SARASOTA, Fla. — Donald Trump hammered Hillary Clinton in the final hours before Election Day as corrupt and urged voters to “deliver justice at the ballot box,” while Clinton pivoted away from the email controversy that has dogged her campaign and suggested Monday that early voter turnout was breaking her way.
Trump started his day in Florida, a must-win state for the Republican nominee, after FBI Director James B. Comey said that the bureau had completed its examination of newly discovered emails connected to Clinton, an inquiry that had roiled the presidential race.
Comey said Sunday that the FBI found nothing to alter its months-old decision not to seek charges against the former secretary of state for her use of a private email server.
Clinton ignored the email affair on Monday, and instead spoke of her vision of an America animated by “more love and kindness.”
She went out of her way to avoid saying Trump’s name during her remarks, but still blasted her Republican opponent as “temperamentally” and “experientially” unfit.
“We don’t have to accept a dark and divisive vision for America,” Clinton said. “Tomorrow you can vote for a hopeful, inclusive, big-hearted America.”
Trump, meanwhile, painted a bleak picture of an America under Clinton, warning of imminent “disaster,” a hobbled economy and a politics dominated by special interests if she prevailed Tuesday.
“You have one magnificent chance to beat the corrupt system and deliver justice,” Trump said. “Do not let this opportunity slip away.”
Earlier Monday, her campaign manager Robby Mook criticized Comey’s handling of the probe as “bizarre,” even as he said that he was relieved by the outcome.
“We were glad obviously that this was resolved,” Mook told “Good Morning America” on ABC. “I don’t understand why he couldn’t have just looked into the matter and resolved it and not created such a ruckus in the campaign but we’re just glad in this last day Hillary can get back on the road.”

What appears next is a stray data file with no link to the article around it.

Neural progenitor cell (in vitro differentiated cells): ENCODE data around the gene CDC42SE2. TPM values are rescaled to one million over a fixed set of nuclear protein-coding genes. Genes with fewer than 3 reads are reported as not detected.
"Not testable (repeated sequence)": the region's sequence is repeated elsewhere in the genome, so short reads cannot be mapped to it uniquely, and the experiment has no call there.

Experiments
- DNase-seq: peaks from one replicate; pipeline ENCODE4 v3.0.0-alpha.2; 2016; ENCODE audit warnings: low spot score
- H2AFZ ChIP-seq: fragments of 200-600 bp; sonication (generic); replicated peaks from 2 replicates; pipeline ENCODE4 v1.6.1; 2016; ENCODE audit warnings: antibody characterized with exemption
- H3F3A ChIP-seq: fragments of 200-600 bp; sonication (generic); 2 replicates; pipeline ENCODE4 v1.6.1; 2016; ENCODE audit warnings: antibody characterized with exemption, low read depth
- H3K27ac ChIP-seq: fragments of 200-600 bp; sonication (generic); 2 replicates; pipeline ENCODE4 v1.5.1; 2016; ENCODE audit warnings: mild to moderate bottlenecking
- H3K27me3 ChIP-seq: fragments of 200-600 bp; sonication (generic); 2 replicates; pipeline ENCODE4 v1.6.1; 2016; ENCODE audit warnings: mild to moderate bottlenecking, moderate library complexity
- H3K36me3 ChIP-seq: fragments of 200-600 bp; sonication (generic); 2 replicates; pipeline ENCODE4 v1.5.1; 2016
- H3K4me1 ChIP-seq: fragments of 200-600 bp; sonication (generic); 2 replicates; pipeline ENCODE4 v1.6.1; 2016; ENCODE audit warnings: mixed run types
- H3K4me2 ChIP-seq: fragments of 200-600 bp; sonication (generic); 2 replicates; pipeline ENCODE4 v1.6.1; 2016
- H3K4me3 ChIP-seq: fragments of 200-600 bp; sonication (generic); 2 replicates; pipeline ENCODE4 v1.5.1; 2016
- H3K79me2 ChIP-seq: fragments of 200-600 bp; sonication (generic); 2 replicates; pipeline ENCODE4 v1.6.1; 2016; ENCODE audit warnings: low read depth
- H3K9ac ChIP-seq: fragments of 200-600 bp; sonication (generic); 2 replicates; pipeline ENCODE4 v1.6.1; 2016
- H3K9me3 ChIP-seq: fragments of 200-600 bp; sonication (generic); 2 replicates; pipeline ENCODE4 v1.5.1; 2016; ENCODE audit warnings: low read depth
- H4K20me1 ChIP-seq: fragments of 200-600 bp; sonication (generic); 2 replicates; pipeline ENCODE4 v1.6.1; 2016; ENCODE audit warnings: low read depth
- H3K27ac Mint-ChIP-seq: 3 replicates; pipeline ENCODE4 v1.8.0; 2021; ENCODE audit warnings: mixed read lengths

In July, Comey ended an FBI probe into the server saying that Clinton was “extremely careless” with classified information in the emails, but that “no reasonable prosecutor” would recommend criminal charges. A government official said Comey’s latest letter represented the conclusion of the FBI’s investigation.
Trump, who had been trailing badly in the polls when the new emails were revealed, has since narrowed the gap, leaning on a message that Clinton was “crooked” and likely to be charged.
But Clinton appears is narrowly ahead in most polls, and Clinton campaign officials pointed to heavy turnout among Hispanics and Asians in crucial swing states, such as Florida and North Carolina, as evidence that the race was moving in their direction.
More than 6.4 million voters in Florida have voted early, up nearly 35 percent over 2012, according to the Clinton campaign, with big early surges in majority Hispanic Miami Dade county. More broadly the Clinton campaign said that early voter turnout was breaking records — with more than 41 million Americans casting ballots before Election Day
“We are on the path to see more Americans vote than we have ever seen in our history,” Clinton said in Pittsburgh. “If the lines are long tomorrow please wait.”
Both Trump and Clinton boasted busy schedules Monday, appearing within hours of each other in Grand Rapids, Mich. and Raleigh N.C, as the race enters its final day.